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Breakaway of trillion-ton Antarctic iceberg 'troubling,' say scientists

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Staff Writer | July 13, 2017
Australian scientists on Thursday described the breaking-off of a one-trillion-ton iceberg from Antarctica as "deeply troubling."
trillion-ton Antarctic iceberg
Nature   Glacier acceleration
The Larsen C shelf, measuring 5,800 square kilometers, broke away from Antarctica between July 10 and July 12, scientists in the United Kingdom (UK) confirmed on Wednesday.

It was the third such incident in the part of Antarctica closest to South America after the Larsen A and B shelves collapsed in 1995 and 2002, respectively.

Nathan Bindoff, head of the Oceans and Cryosphere Program at the Institute of Marine and Antarctic Studies (IMAS), said that the break-away would accelerate the thinning of ice in Antarctica, meaning more breakaways are imminent.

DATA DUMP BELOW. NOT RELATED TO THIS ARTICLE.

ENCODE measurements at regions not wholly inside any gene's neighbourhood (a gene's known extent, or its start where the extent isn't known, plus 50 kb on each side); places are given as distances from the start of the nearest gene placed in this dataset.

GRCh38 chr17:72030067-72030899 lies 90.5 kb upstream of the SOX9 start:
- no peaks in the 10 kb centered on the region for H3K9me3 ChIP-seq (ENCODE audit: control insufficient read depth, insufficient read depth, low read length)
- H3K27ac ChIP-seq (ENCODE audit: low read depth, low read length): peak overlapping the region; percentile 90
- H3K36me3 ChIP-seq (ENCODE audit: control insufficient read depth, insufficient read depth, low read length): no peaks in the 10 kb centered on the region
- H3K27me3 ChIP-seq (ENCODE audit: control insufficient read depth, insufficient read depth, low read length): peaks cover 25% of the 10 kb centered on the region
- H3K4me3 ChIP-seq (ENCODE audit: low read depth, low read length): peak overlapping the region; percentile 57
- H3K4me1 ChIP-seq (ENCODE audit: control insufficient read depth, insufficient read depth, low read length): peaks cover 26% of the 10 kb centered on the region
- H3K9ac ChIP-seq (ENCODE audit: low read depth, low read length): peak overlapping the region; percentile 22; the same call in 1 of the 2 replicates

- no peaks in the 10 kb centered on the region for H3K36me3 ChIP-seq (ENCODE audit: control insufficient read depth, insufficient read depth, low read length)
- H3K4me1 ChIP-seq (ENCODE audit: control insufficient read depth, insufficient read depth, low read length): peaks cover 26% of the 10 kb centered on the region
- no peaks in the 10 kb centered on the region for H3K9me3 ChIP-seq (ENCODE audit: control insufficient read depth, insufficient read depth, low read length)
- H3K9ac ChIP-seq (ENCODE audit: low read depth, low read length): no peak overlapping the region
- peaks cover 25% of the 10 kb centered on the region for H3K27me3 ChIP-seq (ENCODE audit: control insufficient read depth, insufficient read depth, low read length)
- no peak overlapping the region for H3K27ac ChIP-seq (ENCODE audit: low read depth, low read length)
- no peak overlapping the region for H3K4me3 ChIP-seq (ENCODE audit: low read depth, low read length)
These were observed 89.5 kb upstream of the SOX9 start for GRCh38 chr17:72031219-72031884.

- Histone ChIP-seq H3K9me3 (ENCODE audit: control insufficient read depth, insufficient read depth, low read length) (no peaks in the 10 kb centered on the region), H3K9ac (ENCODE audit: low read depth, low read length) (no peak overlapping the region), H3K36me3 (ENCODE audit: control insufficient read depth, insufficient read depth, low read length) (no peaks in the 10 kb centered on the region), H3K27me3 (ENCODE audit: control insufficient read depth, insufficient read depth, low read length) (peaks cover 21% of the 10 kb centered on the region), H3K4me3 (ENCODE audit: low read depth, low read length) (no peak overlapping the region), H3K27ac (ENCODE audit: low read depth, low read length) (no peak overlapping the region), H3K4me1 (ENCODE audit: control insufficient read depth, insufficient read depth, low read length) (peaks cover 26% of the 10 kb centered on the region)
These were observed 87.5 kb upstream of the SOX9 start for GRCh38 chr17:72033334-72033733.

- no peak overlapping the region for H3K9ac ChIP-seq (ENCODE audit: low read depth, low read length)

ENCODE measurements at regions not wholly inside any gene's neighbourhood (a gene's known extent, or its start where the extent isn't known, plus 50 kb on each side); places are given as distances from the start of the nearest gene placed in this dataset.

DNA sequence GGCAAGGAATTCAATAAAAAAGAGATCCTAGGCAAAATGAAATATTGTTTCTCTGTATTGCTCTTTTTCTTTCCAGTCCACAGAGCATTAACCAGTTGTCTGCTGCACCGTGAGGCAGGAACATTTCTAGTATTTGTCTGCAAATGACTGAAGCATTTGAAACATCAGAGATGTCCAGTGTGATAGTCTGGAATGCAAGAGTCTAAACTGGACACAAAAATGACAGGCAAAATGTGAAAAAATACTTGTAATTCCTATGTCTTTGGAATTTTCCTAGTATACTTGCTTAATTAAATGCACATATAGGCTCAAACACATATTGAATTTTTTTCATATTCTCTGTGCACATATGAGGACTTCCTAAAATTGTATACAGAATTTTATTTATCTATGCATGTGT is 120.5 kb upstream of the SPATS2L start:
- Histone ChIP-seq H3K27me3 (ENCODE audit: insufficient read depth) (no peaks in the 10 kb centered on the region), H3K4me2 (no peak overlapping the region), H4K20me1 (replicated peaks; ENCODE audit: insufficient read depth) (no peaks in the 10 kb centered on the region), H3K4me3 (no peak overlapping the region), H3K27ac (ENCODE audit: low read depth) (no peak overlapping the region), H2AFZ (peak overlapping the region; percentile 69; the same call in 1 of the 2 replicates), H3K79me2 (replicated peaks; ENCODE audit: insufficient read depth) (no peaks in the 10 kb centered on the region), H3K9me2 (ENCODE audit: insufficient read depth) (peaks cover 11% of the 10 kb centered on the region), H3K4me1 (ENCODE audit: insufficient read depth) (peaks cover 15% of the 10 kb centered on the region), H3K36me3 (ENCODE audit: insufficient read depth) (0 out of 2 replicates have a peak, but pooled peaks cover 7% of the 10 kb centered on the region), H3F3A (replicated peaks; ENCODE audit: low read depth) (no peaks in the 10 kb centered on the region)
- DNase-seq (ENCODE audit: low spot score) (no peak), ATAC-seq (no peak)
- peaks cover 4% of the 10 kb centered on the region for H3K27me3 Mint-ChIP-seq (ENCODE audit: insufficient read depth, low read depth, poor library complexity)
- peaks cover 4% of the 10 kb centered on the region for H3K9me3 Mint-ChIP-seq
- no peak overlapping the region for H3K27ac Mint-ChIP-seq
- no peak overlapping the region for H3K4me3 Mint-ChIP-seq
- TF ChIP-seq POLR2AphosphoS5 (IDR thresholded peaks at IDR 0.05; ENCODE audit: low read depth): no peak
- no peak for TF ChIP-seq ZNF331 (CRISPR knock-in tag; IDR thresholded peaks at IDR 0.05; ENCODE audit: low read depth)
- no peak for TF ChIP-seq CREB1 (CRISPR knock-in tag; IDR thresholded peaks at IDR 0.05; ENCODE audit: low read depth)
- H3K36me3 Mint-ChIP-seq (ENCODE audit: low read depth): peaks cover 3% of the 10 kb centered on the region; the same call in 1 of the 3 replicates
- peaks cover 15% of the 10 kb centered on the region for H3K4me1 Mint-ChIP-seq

"Big icebergs breaking off the major ice-shelves are a critical component of the story around the fate of the Antarctic Ice Sheet," Bindoff said in a statement obtained by Xinhua on Thursday.

"The ice shelves buttress the Antarctic Ice Sheet and slow the rate of ice loss from Antarctica. So a major iceberg like this one means we will see an acceleration of the grounded glaciers behind the Larsen C shelf.

"Amazingly, this glacier acceleration will contribute to further sea-level rise in next few years. We saw precisely this behavior for sea-level when the Larsen B ice shelf broke up."

Despite the collapse being a natural process, Ian Simmonds, a professor at the School of Earth Sciences at the University of Melbourne, said man-made global warming had accelerated the process.

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